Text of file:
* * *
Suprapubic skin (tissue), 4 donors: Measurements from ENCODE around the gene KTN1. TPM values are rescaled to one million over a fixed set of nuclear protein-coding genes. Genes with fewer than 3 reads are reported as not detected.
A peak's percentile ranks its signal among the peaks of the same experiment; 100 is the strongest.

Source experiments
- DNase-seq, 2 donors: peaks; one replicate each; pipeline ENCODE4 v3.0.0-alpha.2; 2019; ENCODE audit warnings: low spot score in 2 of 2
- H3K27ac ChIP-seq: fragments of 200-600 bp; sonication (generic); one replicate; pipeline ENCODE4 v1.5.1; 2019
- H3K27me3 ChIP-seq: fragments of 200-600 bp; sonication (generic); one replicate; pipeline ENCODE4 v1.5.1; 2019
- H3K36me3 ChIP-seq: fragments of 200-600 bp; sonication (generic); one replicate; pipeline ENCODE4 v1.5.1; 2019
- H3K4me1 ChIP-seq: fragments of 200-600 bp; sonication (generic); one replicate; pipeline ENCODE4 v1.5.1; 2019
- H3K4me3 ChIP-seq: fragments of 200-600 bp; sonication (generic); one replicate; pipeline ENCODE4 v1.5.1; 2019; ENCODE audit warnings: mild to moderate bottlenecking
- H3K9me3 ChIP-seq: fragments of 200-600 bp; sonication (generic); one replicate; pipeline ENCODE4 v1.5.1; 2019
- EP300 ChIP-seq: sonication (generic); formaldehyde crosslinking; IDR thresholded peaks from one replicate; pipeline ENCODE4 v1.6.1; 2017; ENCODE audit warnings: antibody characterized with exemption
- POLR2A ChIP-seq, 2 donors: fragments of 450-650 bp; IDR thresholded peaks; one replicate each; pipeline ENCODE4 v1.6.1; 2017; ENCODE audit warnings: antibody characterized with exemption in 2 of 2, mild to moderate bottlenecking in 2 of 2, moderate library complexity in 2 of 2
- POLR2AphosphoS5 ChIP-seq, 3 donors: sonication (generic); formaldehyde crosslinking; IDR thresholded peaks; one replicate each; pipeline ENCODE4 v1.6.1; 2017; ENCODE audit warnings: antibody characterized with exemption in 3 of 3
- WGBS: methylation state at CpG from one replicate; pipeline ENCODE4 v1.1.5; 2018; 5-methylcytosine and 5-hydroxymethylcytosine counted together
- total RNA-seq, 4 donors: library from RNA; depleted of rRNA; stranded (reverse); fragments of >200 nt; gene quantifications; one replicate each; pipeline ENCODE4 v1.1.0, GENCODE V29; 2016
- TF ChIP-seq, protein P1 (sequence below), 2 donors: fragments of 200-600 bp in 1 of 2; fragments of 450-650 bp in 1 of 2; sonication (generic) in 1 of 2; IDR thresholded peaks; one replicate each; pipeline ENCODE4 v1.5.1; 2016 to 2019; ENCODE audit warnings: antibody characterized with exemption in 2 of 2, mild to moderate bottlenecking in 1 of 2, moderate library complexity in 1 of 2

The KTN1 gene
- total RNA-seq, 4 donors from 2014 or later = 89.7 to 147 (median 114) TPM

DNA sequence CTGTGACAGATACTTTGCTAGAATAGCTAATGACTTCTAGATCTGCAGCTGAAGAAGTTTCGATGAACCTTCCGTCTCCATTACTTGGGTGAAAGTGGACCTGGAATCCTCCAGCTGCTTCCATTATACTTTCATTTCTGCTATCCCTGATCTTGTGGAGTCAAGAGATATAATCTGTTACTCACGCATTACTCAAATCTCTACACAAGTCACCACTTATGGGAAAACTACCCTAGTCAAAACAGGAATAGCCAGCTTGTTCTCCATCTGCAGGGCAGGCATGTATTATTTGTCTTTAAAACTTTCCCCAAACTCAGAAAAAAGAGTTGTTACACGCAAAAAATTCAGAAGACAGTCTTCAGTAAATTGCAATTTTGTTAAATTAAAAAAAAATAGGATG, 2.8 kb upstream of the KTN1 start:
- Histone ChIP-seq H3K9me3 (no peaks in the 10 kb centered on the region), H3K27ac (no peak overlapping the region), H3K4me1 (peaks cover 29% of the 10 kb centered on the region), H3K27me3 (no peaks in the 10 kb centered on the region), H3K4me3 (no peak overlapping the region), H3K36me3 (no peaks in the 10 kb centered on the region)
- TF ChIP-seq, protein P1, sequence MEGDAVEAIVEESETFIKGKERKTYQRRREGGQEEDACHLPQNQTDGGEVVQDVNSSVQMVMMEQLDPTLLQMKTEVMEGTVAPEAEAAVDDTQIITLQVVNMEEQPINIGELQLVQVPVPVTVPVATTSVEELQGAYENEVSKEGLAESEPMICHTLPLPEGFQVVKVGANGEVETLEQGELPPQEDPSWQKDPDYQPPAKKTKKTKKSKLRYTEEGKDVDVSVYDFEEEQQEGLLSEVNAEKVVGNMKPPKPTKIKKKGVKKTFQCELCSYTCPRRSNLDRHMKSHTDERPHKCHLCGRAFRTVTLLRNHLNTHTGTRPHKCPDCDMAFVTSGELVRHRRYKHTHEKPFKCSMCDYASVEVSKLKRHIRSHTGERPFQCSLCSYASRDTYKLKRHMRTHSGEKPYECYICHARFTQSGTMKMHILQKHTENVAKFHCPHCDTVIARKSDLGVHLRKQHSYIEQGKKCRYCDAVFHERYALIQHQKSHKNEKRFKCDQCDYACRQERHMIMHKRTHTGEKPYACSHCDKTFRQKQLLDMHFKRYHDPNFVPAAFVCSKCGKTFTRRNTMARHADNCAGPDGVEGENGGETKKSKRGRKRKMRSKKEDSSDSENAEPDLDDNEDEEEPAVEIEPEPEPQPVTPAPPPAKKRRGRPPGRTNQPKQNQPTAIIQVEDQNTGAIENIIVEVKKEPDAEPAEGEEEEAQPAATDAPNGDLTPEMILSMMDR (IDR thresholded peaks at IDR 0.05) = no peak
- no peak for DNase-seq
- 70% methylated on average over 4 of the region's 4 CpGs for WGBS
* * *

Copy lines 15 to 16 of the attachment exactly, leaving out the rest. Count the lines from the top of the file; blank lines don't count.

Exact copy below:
- total RNA-seq, 4 donors: library from RNA; depleted of rRNA; stranded (reverse); fragments of >200 nt; gene quantifications; one replicate each; pipeline ENCODE4 v1.1.0, GENCODE V29; 2016
- TF ChIP-seq, protein P1 (sequence below), 2 donors: fragments of 200-600 bp in 1 of 2; fragments of 450-650 bp in 1 of 2; sonication (generic) in 1 of 2; IDR thresholded peaks; one replicate each; pipeline ENCODE4 v1.5.1; 2016 to 2019; ENCODE audit warnings: antibody characterized with exemption in 2 of 2, mild to moderate bottlenecking in 1 of 2, moderate library complexity in 1 of 2